David Bourget (Western Ontario)
David Chalmers (ANU, NYU)
Rafael De Clercq
Ezio Di Nucci
Jack Alan Reynolds
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Journal of Consciousness Studies 4 (1):71-92 (1997)
An extensive data search among various types of developmental and evolutionary sequences yielded a ‘four quadrant’ model of consciousness and its development . Each of these dimensions was found to unfold in a sequence of at least a dozen major stages or levels. Combining the four quadrants with the dozen or so major levels in each quadrant yields an integral theory of consciousness that is quite comprehensive in its nature and scope. This model is used to indicate how a general synthesis and integration of twelve of the most influential schools of consciousness studies can be effected, and to highlight some of the most significant areas of future research. The conclusion is that an ‘all-quadrant, all-level’ approach is the minimum degree of sophistication that we need into order to secure anything resembling a genuinely integral theory of consciousness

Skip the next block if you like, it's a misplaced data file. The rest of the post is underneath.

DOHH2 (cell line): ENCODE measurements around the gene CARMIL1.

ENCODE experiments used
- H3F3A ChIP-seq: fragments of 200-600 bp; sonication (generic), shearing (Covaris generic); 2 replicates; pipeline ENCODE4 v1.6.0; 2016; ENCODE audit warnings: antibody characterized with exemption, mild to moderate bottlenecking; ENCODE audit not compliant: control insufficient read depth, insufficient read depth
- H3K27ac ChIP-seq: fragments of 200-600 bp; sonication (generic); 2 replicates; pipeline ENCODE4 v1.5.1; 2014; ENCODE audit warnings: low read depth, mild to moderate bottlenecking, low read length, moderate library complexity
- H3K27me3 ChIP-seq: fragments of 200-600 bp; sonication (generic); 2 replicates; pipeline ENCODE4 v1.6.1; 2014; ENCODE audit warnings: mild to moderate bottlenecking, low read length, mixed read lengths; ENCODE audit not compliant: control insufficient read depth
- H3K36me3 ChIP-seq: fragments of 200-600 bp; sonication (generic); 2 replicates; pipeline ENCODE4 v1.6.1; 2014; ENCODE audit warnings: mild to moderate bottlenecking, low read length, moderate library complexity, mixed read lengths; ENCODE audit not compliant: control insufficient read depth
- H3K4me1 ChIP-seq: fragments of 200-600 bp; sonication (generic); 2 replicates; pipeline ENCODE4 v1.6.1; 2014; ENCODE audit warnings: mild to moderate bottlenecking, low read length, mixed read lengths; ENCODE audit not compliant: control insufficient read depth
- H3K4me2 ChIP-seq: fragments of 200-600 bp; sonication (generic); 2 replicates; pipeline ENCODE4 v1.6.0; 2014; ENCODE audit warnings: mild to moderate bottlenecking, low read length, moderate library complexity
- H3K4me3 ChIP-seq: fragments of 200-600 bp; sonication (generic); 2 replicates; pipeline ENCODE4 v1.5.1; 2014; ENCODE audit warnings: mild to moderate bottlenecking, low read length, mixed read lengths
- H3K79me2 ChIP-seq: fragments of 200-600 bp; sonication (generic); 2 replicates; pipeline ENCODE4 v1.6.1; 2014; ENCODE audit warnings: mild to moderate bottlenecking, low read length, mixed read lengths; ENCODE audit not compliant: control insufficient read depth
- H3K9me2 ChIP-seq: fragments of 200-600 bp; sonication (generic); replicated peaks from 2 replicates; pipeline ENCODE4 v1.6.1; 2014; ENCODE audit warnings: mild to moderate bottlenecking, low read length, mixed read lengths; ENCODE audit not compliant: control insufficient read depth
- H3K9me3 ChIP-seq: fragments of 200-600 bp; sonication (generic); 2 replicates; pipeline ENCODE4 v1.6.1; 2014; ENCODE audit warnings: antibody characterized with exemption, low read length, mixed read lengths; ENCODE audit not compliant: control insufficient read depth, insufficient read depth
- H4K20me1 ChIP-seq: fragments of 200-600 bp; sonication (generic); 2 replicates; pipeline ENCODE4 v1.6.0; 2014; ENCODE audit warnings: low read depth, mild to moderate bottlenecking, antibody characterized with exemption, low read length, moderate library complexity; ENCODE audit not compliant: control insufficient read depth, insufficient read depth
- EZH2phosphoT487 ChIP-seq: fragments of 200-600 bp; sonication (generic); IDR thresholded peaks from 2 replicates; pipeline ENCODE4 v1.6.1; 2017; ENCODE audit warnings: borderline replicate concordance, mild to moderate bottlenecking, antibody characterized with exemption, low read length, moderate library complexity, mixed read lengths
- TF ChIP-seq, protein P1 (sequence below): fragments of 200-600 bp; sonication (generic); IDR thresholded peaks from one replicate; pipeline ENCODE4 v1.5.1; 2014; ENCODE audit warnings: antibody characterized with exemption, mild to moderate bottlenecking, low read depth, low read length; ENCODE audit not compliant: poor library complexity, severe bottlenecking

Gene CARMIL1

|Keywords||Cognitive Science Consciousness Evolution Neurology Science|
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Francisco Biasdie & Mario Sergio Rocha (1999). Information Self-Organization and Consciousness—Towards a Holoinformational Theory of Consciousness. World Futures 53 (4):309-327.
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